The Fruit Fool

The kumquat sobbed upon the shelf,
A fruit somewhat benighted,
Despite the verse he'd sent his love,
His love was unrequited.
You see the fool was unaware
He'd got much too excited;
His muse turned out to be a plum,
For kumquats are short sighted.

Copyright © 2014 Jonathan Humble

The Tripe Hound Of Little Ormstonmere

Amongst the dark foreboding hills of ancient Lancashire,
The eerie howls rolled down the moors o'er misty peatland bogs,
To echo round the cobbled streets of Little Ormstonmere
And cause the good folk there to stare and shudder in their clogs.

For knew they well this howl from Hell and what it did portend,
And how great loss was wreaked upon the town in times long past,
When from the realms of Lucifer, the beast's leash did extend,
And Tripe Hound ran amok, to leave all mournful and aghast.

With sadness and reluctance moved the townfolk to the square,
Each citizen a-burdened with a tribute to the feast,
Which grudgingly they lay upon a table by the Mayor,
Who checked its weight would satisfy and sate the evil beast.

Then from the hills emerged the brute with eyes aflame and cruel,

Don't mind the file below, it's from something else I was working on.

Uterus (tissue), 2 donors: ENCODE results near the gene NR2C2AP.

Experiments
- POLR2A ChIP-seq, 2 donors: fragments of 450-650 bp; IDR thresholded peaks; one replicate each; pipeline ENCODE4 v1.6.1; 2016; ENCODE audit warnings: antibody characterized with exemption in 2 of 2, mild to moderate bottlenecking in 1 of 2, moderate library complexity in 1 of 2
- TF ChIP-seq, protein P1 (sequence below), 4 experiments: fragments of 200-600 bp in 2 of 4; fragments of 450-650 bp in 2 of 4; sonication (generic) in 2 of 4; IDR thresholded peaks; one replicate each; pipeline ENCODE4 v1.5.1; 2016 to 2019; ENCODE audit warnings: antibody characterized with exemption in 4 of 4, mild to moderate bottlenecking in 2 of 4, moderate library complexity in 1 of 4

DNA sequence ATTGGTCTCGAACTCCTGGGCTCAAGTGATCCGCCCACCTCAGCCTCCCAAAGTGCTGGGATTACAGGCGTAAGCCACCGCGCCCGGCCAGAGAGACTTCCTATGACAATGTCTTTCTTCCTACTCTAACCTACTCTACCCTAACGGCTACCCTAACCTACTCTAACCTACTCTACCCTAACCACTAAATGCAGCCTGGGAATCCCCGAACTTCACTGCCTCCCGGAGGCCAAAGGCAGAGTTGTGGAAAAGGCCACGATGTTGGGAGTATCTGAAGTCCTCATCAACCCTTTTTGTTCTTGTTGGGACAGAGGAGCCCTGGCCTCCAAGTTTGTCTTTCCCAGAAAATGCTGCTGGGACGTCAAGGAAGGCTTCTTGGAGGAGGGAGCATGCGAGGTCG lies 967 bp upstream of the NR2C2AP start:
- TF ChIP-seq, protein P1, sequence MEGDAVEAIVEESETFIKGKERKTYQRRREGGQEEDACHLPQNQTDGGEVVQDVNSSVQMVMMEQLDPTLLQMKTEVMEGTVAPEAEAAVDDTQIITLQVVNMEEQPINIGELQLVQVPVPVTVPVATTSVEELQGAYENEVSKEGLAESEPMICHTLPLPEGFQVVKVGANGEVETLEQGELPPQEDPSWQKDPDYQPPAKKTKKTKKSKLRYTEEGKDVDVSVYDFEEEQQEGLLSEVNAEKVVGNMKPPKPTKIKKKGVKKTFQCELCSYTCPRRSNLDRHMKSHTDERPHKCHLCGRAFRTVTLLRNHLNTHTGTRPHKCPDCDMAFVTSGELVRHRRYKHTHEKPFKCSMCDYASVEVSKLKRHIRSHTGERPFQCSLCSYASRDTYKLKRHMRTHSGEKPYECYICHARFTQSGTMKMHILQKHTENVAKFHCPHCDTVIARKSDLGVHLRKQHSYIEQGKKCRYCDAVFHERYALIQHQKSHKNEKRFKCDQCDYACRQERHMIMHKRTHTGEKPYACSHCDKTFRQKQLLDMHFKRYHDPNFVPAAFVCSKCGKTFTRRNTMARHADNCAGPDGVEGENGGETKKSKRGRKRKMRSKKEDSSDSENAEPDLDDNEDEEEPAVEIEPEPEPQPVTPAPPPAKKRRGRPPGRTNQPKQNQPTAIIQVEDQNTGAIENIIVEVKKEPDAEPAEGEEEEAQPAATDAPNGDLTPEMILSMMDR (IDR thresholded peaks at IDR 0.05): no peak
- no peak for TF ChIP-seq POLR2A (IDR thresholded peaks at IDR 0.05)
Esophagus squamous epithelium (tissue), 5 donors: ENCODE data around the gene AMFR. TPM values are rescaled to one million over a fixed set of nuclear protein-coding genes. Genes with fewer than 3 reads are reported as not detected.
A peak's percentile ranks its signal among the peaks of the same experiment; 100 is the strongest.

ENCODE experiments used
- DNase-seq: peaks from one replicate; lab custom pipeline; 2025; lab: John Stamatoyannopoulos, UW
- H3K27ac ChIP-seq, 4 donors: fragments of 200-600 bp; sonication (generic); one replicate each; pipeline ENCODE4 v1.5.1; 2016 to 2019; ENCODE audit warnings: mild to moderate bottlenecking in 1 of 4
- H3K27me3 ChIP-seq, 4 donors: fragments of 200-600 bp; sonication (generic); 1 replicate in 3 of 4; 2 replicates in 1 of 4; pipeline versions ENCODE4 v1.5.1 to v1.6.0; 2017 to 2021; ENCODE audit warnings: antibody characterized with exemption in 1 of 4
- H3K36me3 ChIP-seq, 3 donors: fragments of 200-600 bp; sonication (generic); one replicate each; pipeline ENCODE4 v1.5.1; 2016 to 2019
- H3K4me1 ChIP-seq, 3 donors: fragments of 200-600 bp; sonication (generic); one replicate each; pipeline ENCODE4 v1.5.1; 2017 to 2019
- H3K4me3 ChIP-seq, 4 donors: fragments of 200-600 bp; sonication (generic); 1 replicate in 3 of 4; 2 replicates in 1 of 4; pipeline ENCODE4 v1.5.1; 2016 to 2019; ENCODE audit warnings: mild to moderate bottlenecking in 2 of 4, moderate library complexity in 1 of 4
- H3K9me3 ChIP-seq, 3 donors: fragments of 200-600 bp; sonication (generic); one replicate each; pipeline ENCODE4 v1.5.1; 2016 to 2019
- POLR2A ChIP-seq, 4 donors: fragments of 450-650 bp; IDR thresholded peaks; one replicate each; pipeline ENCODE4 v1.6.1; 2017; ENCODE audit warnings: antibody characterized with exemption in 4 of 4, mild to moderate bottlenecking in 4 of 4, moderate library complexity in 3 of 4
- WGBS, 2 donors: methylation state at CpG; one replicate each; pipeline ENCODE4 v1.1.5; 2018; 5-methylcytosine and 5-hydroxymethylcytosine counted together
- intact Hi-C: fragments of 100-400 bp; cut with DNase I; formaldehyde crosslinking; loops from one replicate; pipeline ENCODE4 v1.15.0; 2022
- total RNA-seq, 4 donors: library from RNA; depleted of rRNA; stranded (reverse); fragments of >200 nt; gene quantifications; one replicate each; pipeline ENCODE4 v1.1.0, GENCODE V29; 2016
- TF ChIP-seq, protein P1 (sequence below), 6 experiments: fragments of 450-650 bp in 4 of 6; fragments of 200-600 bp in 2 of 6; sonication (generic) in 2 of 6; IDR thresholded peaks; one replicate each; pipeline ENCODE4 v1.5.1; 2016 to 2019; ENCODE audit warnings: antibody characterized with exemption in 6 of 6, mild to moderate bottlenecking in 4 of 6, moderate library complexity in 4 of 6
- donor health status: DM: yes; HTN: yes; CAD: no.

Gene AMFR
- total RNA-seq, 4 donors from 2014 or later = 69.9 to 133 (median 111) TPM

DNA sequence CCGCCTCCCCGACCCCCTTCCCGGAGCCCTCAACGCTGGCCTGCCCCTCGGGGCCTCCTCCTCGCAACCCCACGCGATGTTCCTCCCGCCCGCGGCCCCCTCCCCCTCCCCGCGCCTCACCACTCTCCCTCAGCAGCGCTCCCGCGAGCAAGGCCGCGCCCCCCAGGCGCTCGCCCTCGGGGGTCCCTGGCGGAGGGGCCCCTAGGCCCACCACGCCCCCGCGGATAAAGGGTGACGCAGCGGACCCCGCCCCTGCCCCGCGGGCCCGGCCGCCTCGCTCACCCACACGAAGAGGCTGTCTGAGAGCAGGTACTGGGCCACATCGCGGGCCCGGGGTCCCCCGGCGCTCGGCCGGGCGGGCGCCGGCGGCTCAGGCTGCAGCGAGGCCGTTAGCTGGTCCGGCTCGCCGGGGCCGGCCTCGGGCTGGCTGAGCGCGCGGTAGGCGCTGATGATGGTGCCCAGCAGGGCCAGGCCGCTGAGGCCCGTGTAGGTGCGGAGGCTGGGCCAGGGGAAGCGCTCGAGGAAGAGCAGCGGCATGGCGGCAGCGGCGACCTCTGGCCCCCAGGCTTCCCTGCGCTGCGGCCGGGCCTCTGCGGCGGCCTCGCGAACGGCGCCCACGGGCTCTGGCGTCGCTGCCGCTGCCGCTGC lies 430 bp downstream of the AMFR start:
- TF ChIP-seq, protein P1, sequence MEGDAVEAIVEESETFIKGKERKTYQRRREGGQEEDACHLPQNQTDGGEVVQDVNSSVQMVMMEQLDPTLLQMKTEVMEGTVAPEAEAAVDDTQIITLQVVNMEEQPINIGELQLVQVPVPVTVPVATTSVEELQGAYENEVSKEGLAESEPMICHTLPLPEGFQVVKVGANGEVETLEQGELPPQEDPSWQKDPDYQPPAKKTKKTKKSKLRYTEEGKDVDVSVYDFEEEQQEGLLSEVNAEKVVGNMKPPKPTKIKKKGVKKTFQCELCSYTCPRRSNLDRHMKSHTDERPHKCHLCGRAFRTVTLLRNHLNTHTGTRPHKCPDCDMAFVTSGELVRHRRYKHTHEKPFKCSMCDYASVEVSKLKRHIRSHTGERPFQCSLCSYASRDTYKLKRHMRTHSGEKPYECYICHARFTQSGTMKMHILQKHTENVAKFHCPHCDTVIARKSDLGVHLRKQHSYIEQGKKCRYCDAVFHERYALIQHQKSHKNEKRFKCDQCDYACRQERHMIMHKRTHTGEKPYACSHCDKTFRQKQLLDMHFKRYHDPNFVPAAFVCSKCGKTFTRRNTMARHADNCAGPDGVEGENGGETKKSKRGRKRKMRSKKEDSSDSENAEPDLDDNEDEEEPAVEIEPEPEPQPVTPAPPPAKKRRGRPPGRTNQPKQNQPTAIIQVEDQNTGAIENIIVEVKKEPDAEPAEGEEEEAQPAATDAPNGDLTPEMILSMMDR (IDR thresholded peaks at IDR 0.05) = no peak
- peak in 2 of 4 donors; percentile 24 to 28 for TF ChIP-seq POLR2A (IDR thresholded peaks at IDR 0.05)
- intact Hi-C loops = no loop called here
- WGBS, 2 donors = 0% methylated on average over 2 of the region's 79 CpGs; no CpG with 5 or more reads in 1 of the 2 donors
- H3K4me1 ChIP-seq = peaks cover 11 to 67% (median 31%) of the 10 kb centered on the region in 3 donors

As townsfolk scuttled off to hide behind their bolted doors
And leave a trough of tripe o'er which the Tripe Hound could now drool,
And scoff the lot, before it disappeared amongst the moors.

No morsel left for Little Ormstonmerians to eat,
The town would have to live on offal served up in a skin.
With tripe now gone, and plans postponed for all to be replete,
Black pudding topped the carte du jour and stopped them getting thin.

Amongst the dark foreboding hills of ancient Lancashire,
Satanic howls can still be heard o'er misty peatland bogs,
And there behind locked doors the folk of Little Ormstonmere
Have cause enough to hide their tripe and shiver in their clogs.

Copyright © 2013 Jonathan Humble

The Sad Tale Of The Reckless Rhubarb